Lack of fitness - If you aren’t fit, you are more likely to suffer from heat exhaustion, especially if you don’t acclimatize.

Wearing heavy clothing - Wearing heavy clothing can make it harder for your body to regulate temperature. This is especially true in a hot and humid climate where sweat doesn't evaporate quickly.

How to Treat Heat Exhaustion
The best way to treat heat exhaustion is to prevent it from happening in the first place. If you experience any of the early warning signs, such as heavy sweating, fatigue, or dizziness, seek shelter and rest. Drink water and electrolyte-rich beverages to prevent dehydration. If you have more severe symptoms of heat exhaustion, such as confusion or fainting, seek immediate medical attention. The doctor may prescribe fluids intravenously. If you suspect someone else is suffering from heat exhaustion, try to get them to rest in a cool and shady location. Give them plenty of water and electrolyte-rich beverages, such as a sports drink. If they are unconscious, call 9-1-1.

Prevention Tips for Heat Exhaustion
The best way to prevent heat exhaustion is to acclimatize to the climate and do proper hydration before, during, and after strenuous activity. When you travel to a different climate, your body needs time to adjust. This is called acclimatization, and it helps your body adjust to the new climate. When you are acclimatized to a new climate, you are less likely to experience heat exhaustion. Properly hydrate before, during, and after activity.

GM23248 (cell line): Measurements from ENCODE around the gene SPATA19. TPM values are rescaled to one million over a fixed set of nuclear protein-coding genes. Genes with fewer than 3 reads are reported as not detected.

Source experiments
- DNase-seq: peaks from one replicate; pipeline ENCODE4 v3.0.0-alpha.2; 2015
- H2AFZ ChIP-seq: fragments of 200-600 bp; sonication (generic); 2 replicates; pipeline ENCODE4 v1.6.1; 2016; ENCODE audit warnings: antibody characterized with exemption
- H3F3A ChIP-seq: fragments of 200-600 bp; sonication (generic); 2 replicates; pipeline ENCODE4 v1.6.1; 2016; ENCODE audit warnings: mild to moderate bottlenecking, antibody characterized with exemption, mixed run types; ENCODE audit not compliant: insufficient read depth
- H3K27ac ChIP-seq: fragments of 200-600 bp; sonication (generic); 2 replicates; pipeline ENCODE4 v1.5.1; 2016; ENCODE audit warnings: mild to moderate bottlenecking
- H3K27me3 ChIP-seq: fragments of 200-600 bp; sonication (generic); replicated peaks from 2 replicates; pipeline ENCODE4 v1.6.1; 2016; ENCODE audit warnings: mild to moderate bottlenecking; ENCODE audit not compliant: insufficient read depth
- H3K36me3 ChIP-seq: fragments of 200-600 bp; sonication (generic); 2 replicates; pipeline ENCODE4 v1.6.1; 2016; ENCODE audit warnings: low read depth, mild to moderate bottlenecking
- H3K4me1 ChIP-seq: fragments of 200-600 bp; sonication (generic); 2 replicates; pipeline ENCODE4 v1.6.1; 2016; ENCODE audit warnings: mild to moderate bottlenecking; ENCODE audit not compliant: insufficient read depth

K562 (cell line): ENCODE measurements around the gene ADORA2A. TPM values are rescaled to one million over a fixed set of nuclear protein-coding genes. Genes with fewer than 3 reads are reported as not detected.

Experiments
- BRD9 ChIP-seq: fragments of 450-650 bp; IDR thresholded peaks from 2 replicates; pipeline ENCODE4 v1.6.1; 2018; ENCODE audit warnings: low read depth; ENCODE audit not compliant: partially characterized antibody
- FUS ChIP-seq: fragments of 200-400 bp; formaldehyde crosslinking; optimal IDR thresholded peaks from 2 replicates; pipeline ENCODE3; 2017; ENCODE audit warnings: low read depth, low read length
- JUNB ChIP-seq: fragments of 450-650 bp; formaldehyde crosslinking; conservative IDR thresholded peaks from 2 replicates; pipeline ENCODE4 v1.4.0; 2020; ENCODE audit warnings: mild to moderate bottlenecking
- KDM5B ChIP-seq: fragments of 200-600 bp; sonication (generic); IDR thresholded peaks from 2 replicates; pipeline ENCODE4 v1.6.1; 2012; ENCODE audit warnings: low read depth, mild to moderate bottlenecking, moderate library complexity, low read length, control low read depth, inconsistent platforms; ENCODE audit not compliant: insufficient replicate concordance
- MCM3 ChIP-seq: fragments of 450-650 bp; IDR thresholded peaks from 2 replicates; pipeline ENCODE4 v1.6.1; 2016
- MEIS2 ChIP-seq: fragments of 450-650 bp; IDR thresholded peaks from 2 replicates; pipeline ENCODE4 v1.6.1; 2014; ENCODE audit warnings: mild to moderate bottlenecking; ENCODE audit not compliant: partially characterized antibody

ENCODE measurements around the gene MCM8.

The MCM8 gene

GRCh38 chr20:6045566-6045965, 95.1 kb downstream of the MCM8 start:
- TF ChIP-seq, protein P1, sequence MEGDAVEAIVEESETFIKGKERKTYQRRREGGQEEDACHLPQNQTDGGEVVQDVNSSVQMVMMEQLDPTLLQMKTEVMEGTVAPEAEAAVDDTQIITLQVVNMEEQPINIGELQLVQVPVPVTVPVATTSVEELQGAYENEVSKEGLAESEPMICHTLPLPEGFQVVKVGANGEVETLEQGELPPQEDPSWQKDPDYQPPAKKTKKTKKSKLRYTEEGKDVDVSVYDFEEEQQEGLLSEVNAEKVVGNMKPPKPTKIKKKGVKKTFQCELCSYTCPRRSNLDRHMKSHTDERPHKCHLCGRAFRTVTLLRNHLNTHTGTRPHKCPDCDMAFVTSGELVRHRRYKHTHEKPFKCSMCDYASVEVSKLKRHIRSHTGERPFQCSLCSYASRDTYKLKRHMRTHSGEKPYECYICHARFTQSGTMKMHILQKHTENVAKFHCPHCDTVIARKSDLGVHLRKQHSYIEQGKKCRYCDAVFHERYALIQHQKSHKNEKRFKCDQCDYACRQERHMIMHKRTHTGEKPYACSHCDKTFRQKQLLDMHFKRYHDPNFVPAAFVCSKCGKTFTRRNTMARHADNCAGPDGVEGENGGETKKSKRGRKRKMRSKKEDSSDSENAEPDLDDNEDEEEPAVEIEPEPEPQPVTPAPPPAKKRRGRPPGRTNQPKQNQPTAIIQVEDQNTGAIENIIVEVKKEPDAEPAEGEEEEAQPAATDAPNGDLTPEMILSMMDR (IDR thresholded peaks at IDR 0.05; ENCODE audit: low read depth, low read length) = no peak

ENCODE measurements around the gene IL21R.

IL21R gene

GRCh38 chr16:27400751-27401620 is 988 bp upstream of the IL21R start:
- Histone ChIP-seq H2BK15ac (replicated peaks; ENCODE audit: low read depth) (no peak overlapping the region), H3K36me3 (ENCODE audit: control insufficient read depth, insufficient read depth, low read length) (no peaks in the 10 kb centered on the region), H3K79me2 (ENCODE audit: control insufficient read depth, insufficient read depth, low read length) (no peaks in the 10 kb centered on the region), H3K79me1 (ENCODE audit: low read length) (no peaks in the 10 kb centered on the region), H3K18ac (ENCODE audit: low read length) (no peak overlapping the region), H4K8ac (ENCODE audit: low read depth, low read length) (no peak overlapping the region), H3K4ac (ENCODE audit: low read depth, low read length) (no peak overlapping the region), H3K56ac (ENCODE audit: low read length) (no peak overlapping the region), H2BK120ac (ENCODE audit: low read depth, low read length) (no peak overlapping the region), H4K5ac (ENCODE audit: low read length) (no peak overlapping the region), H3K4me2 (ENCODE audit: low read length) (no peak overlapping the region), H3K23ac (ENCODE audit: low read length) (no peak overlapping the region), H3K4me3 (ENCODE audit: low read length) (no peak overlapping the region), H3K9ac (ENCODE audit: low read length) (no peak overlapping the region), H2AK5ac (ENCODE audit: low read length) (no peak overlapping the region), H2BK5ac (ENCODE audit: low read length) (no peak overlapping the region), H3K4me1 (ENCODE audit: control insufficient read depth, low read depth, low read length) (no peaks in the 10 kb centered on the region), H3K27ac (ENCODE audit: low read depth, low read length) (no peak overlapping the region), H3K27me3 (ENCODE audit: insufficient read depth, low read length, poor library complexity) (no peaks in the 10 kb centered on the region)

It is important to stay hydrated, especially in hot and humid climates. Drink plenty of water before strenuous activity, during the activity, and after the activity. Avoid sugary drinks and sports drinks that contain caffeine. Wearing light and loose-fitting clothing can also protect you from the heat.

This is especially important during the early morning and late afternoon, when the sun is at its strongest. When the temperature rises, it’s important to avoid direct sunlight. This includes midday sun, which is most intense between 10 a.m. and 2 p.m. Eating a healthy diet can help you stay hydrated, maintain electrolyte balance, and prevent heat exhaustion.

Conclusion
Heat exhaustion is a serious condition that can be fatal if left untreated. The best way to avoid heat exhaustion is to acclimatize to a new climate and drink plenty of water before, during, and after activity.

Stay hydrated, wear loose-fitting clothing, and stay out of the sun to prevent heat exhaustion. If you experience any of the symptoms of heat exhaustion, get yourself indoors and drink water to prevent dehydration.